What’s worse, Zwick’s caricature of the military backfires: the film loses an opportunity to challenge the carefully cultivated image of the United States military, somehow the country’s most respected and beloved institution. As National Security Adviser, Devereaux argues vehemently against martial law. Nevertheless, he will execute the order if it is given. That he opposes the idea, we are told, makes him the ideal choice to carry it out. Yet why does Devereaux not resign rather than follow an order he knows to be morally and politically repugnant? The film answers the question by reducing Devereaux to a cartoonish blowhard who grossly overestimates his abilities; moreover, the fiascos that ensue from American military intervention attach themselves to him. Apparently the idea of a military official refusing to follow orders he knows to be wrong is unthinkable. Are there no high-ranking officers willing to risk career rather than sacrifice the Constitution? From Vietnam to Iraq, where were the generals who would resign rather than wage illegal, even genocidal wars? The American military loves to pay lip service to the Constitution, but its true love lies in its own power, especially to wage war.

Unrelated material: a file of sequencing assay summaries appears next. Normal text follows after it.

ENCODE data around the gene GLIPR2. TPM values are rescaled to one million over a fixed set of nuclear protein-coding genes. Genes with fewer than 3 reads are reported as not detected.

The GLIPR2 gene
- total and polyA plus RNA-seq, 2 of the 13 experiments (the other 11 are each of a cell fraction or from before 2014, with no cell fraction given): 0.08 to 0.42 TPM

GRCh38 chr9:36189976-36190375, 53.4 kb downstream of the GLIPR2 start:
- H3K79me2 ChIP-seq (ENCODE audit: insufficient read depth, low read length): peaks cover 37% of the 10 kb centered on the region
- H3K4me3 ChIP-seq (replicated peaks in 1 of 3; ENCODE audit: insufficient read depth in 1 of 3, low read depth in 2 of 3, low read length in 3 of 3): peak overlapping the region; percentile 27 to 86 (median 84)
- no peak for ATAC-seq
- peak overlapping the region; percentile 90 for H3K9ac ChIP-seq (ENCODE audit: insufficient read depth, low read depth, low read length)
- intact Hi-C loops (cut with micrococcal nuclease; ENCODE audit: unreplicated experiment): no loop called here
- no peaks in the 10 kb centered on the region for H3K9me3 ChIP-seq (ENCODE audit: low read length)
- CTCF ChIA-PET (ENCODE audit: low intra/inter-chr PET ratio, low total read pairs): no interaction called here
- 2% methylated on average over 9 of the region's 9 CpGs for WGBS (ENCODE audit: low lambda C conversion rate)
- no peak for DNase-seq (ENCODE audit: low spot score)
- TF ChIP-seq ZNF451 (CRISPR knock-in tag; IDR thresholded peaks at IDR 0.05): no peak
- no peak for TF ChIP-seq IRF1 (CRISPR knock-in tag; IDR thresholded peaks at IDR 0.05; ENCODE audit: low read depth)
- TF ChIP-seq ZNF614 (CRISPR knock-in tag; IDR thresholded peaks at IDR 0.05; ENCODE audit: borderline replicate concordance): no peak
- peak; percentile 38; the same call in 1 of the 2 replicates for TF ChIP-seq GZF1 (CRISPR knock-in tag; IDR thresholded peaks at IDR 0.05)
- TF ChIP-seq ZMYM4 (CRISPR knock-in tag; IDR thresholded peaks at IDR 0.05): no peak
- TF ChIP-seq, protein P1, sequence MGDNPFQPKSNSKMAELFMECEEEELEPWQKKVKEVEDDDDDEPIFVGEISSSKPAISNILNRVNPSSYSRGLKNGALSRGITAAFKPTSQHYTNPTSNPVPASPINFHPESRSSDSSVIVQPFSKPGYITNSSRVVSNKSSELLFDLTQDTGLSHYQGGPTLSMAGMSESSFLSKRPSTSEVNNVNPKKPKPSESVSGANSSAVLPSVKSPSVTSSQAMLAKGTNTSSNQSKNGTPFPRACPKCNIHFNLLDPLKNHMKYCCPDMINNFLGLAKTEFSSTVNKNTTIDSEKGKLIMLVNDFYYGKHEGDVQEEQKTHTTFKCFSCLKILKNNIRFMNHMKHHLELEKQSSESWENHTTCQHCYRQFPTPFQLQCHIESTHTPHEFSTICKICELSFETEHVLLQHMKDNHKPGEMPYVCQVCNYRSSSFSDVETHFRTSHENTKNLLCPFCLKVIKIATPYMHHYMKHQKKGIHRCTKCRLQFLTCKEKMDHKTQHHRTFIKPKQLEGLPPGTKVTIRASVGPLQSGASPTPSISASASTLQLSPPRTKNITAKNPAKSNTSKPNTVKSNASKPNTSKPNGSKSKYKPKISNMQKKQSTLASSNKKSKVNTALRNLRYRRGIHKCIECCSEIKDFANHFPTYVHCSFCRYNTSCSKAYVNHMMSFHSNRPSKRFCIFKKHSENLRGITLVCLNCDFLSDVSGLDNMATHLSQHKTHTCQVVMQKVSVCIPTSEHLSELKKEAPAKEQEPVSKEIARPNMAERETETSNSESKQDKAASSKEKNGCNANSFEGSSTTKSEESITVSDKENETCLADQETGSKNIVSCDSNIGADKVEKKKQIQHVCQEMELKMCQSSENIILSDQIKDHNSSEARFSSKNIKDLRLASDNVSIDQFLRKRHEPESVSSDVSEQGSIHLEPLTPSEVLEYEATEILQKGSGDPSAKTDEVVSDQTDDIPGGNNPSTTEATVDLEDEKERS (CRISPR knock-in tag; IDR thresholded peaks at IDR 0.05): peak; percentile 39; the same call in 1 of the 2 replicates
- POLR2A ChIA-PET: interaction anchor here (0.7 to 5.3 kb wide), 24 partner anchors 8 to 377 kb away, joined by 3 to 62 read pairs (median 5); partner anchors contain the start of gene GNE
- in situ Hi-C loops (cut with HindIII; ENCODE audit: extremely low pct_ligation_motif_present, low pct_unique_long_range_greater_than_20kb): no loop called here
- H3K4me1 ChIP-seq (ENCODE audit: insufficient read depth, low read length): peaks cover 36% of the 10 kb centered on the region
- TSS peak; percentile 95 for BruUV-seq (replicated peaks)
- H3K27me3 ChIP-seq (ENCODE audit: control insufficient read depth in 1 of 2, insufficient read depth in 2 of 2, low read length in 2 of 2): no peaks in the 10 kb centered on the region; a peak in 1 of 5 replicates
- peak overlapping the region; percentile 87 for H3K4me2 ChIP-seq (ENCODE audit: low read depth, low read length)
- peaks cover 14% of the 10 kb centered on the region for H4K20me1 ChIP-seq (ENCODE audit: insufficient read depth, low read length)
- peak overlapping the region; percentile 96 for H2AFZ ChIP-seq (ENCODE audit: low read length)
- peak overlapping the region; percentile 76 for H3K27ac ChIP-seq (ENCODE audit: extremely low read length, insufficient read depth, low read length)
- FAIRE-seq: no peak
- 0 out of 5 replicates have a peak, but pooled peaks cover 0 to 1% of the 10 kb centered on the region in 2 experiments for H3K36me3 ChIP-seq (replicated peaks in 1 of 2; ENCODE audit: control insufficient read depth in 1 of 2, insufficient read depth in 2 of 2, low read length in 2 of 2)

The Siege nevertheless poses a fundamental challenge to democracy. Hubbard’s commitment to the rule of law verges on the tragic. Despite repeated bombings, he insists not only on following but affirming a democracy’s best traditions. Expediency equals cowardice. This is what it means to be strong and to die for one’s beliefs. Democratic life entails cost; it can be absorbed. Toward the film’s close, a demonstration finds citizens chanting “no fear.” Given the presence of American troops ordering them to disperse, the target of their chant might seem homegrown. It’s more likely, however, that they chant no fear precisely because they are afraid. Danger or not, they take to the public square. Hubbard embodies the position that the state routinely and cynically exploits threats to enhance its power and curtail liberties. With some threats, however, there are no fully adequate resources. If an enemy is determined to harm us, it will find a way to do so, sooner or later. No amount of prevention or preemption can alter this fact of democratic life. Here’s the question: do we possess the civic integrity to adhere to our values in a world indifferent to macho displays of prowess? This seems unlikely, since the exercise of power often generates the self-perpetuating illusion of success, as it corresponds, by chance, to a period free of incidents. Think how often you hear the claim by Bush operatives that the country has not been attacked since September 2001, as if that could only be the result of newly usurped powers. If we start with the assumption that attack is inevitable rather than with the childish insistence that we can prevent it if we grant the state more and more power, the logic for sacrificing liberty in the name of security begins to dissolve.